If you’re overwhelmed by the prospect of solar panels and how best to generate your own power, there are plenty of companies which can help you retrofit your home to be more environmentally friendly. Adjustments can be made even to older homes to keep them ecofriendly.
- Switch Your Lightbulbs
This is by far one of the simplest and least expensive items on our list. LED lighting is a far more energy-efficient and environmentally friendly way of lighting your home then traditional incandescent bulbs. They last hundreds of times longer than incandescent bulbs, so they cost less to replace, and less are produced. They’re safe to use outside in all weather, and don’t carry the risk of shock. Best of all, unlike traditional bulbs, there are no toxic materials used in production. They are clean, and totally recyclable, making them the best possible light source for a green home. Save yourself money, save the environment, and get a more efficient form of lighting, and all you have to do is swap the bulb out? Sounds perfect to me!
- Conserve Water
Conserving water comes high on the list of environmental concerns, right along with energy conservation. With a few changes and swaps to your fixtures and water tank, you can drastically cut down your water consumption. Choose a tankless hot water system to heat and cool your water much cheaper, using much less energy.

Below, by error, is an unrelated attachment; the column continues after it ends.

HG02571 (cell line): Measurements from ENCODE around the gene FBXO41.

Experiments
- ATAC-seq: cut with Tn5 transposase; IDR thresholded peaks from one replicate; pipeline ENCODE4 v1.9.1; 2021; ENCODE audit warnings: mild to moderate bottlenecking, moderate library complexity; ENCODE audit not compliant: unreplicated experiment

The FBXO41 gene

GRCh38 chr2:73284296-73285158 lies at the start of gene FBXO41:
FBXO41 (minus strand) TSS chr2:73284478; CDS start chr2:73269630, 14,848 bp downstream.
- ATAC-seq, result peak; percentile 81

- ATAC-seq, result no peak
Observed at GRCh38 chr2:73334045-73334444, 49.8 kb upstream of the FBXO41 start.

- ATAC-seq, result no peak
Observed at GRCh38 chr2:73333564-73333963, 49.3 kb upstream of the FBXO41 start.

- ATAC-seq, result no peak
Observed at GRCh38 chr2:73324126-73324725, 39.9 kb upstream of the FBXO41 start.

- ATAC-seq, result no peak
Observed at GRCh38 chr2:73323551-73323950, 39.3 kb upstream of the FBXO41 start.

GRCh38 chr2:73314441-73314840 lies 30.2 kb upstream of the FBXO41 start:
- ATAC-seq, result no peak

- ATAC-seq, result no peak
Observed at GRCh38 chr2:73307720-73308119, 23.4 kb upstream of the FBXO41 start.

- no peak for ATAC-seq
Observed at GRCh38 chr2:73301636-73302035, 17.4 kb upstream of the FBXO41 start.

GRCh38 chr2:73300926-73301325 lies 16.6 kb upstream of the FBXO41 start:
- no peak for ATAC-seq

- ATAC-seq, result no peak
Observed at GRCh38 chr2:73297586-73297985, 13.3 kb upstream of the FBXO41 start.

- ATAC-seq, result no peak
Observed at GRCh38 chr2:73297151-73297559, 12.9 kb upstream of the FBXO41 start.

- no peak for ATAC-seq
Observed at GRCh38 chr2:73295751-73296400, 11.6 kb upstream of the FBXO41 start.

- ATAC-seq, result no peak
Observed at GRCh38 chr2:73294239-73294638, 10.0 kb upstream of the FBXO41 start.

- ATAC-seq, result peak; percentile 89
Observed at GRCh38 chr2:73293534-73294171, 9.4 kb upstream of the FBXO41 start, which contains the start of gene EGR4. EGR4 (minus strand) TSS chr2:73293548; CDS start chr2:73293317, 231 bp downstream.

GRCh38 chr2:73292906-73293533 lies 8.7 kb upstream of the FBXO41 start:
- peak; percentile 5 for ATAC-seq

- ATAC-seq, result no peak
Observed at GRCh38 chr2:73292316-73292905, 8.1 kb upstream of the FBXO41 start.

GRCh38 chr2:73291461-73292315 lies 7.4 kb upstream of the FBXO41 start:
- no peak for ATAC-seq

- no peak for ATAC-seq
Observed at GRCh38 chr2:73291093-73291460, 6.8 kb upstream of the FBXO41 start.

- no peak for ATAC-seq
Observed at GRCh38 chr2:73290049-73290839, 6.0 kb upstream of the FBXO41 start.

Install low-flow fixtures in your showers and bathtubs. There are also low-flow toilets, but simply placing a brick in your toilet tank will help. This method means getting the same amount of flush pressure, while displacing enough water that it won’t pass through the toilet. Switching to showers instead of baths, and turning off your tap when you brush your teeth, are also good ways to cut down on water consumption, and can save you about $170 a year.
- Tune Up Your HVAC
Central heating and air are a lot more energy efficient then using smaller AC or heating units. But that’s when they’re working. Clogged filters can mean your HVAC system going full out to only run at half capacity, which has a huge impact on your heating and energy bills. Regular maintenance and checks with a pro can lower your regular power consumption by as much as 15%. And that’s not including what you’ll save on repairs if you have regularly scheduled tune-ups!